By: Rebecca L. Rakoski, Esquire
Patrick D. Isbill, Esquire
Lack of direction when it comes to regulatory compliance of the protection of data can be consequential and wide-ranging. For business, it can be downright detrimental. According to IBM’s Annual Cost of a Data Breach Report for 2022 released over the summer, it also continues to be quite costly. This is especially true when it comes to delaying regulatory compliance management for data protection and cybersecurity. Every experienced attorney practicing in the area of data privacy and cybersecurity law knows that discussions with corporate decision makers about compliance directly cross at some point with estimates of data breach costs post-cyber event and calculated costs associated with fortifying against any such event in the first place. It is a double-edged sword that can favor positive effects over negative ones if done right. Much like an iceberg floating above the surface though, putting off a company’s cyber assessment of its compliance obligations will likely foretell some rough spots ahead that are characteristically unpredictable in both depth and scope.
Breach Cost Analysis
The 2022 report from IBM, in conjunction with Ponemon Institute, makes some noteworthy conclusions. The global average total cost of a data breach went up (again) and hit the highest level in the history of the report at $4.35 million. For a frame of reference of how costs are evolving, this figure represents about a 2.5% increase from the year before and falls just short of a 13% increase in the last two years. As a comparison, and minus this year, average U.S. inflation rates depending on the calculation and time frame, as well as who is doing the calculation, tend to fall out over time somewhere in the two to three percent range.
Also, there was little surprise in the industry that had by far the highest average cost of a data breach – healthcare – at $10.10 million. It was followed by finance at $5.97 million and pharmaceuticals at $5.01 million. For any experienced attorney who follows a cross-section of industries when it comes to compliance, those sectors that are data driven and highly regulated tend to be at greater risk for a cyber event or data breach. Healthcare breach costs are among some of the most expensive for those same reasons. According to the report, average breach costs for healthcare have remained the highest for the past twelve consecutive years and increased by a staggering 41.6% related to the study since two years ago.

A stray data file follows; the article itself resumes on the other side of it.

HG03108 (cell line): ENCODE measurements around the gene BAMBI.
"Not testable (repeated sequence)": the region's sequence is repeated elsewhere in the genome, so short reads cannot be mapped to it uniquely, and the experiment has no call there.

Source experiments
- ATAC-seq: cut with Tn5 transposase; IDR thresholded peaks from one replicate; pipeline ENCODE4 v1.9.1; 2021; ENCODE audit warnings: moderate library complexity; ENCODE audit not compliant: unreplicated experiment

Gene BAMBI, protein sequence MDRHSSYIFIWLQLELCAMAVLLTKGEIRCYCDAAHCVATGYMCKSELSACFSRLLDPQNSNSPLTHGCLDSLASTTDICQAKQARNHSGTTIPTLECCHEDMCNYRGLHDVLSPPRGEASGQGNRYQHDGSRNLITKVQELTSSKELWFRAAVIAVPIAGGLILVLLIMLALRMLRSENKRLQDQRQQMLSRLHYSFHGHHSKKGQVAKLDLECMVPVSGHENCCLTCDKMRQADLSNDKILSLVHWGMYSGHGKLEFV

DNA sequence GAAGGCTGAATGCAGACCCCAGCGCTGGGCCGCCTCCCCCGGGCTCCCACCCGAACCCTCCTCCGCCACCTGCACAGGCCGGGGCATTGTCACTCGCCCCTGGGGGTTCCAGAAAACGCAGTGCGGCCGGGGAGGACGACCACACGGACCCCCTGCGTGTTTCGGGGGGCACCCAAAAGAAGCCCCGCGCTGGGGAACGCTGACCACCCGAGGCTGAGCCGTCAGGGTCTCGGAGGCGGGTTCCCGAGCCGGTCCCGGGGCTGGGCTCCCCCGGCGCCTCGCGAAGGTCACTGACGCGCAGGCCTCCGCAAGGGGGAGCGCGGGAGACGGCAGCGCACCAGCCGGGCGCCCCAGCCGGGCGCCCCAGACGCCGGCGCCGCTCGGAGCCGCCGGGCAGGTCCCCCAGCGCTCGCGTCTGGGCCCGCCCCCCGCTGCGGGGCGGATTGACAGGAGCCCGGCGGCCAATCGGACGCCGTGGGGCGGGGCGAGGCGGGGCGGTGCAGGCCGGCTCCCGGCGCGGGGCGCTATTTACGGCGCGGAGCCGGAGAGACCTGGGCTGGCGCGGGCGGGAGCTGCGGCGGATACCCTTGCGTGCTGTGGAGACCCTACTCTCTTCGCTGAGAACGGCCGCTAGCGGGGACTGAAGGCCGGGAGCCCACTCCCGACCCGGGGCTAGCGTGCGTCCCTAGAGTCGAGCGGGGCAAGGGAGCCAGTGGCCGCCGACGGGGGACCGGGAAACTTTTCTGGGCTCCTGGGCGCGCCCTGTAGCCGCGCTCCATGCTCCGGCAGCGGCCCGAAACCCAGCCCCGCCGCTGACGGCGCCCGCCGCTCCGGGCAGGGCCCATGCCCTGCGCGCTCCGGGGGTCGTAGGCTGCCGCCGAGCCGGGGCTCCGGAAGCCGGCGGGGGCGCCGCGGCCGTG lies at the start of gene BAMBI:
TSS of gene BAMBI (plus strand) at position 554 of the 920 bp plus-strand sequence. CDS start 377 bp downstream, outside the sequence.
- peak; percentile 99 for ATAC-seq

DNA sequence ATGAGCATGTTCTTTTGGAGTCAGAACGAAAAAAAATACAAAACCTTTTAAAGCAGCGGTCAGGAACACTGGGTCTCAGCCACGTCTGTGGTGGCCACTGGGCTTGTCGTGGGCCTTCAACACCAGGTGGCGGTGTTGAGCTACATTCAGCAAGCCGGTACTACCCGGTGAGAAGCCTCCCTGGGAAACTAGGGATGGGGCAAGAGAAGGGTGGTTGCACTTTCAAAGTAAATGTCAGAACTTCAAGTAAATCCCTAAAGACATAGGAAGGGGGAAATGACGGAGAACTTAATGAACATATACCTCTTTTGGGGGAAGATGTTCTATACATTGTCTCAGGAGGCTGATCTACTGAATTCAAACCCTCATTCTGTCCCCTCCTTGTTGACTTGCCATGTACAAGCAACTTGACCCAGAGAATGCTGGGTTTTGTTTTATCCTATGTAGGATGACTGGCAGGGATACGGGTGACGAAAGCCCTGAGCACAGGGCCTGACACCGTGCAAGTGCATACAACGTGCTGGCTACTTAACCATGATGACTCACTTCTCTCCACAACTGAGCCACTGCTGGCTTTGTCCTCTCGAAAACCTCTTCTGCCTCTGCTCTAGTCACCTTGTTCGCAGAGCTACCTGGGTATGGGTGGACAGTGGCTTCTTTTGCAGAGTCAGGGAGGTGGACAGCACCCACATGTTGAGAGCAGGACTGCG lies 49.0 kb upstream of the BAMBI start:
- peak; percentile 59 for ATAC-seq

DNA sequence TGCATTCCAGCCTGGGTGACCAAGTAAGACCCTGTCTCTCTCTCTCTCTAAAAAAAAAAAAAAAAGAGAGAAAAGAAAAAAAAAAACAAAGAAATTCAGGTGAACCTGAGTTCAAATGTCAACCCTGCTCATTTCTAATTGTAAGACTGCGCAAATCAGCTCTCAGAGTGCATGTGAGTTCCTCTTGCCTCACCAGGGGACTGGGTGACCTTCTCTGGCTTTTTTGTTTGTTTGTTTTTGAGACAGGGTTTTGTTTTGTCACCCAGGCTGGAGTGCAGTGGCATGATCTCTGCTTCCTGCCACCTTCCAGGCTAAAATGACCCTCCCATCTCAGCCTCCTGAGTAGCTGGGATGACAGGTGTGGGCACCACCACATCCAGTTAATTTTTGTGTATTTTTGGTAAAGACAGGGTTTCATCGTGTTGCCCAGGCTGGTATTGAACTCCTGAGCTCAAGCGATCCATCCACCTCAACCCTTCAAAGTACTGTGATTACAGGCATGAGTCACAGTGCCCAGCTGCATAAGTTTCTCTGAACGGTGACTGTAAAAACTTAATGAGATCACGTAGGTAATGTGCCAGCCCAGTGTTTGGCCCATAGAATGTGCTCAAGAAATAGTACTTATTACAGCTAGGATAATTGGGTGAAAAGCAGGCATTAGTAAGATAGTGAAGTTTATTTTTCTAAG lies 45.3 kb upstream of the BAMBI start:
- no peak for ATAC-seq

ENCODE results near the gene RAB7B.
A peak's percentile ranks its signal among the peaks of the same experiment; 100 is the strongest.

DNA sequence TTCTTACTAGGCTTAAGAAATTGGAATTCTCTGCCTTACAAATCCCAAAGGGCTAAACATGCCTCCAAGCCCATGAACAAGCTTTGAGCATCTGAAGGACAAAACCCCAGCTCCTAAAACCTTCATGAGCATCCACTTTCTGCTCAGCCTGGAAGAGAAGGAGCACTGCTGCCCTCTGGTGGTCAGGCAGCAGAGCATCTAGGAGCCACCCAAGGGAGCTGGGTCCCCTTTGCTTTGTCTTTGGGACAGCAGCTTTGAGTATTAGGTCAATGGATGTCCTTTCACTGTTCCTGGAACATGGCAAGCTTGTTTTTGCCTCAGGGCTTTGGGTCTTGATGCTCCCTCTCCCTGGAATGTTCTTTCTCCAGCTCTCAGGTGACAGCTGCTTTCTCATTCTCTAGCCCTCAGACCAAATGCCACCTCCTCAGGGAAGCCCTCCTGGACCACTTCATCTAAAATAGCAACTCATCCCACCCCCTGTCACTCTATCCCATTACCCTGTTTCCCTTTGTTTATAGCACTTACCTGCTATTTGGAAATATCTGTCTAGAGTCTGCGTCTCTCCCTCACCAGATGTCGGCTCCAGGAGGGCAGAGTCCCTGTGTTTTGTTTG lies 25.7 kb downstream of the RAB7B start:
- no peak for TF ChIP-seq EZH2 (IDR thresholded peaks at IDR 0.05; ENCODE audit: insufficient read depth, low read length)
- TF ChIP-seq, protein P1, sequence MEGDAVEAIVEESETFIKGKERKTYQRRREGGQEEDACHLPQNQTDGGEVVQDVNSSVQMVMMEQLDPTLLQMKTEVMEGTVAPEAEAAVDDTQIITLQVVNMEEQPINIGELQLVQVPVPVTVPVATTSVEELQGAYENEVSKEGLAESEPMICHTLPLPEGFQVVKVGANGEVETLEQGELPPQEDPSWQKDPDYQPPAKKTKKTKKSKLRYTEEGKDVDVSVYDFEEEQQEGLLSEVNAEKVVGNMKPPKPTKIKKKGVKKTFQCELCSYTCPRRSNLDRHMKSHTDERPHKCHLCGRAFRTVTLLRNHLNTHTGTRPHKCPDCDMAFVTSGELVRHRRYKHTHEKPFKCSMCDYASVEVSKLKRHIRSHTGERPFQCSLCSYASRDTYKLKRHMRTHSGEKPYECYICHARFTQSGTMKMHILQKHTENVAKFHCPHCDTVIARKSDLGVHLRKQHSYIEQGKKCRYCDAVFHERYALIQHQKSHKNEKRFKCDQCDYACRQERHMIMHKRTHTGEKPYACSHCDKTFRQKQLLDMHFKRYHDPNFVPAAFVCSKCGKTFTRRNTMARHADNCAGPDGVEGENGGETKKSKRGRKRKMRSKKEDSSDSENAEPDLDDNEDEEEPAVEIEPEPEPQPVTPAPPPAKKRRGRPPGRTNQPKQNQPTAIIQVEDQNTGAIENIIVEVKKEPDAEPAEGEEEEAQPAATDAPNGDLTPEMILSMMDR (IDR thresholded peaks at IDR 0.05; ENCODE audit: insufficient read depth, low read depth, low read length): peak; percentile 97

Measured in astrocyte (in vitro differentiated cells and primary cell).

Starting Point to Directional Compliance and Cyber Readiness
Corporate compliance and cyber readiness start with putting together an experienced legal team who knows how to take into account the unique business needs and structural blueprint of a company. The recognition of direction and its value cannot be overstated. It requires a practical understanding of the growing and complex data protection regulations that now exist, plus the ability to also apply these laws and statutes to the company seeking compliance under a framework suitable for its industry and objectives. Costs of a data breach keep rising, and companies simply cannot afford to be complacent or reliant on instability. Generic off-the-shelf, out-of-the-box, and/or cut-and-paste solutions are acutely inadequate. All in, legal solutions should be focused and tailored to address the unique cybersecurity and data privacy needs of the company and industry sector it occupies while incorporating the demands of technology know-how.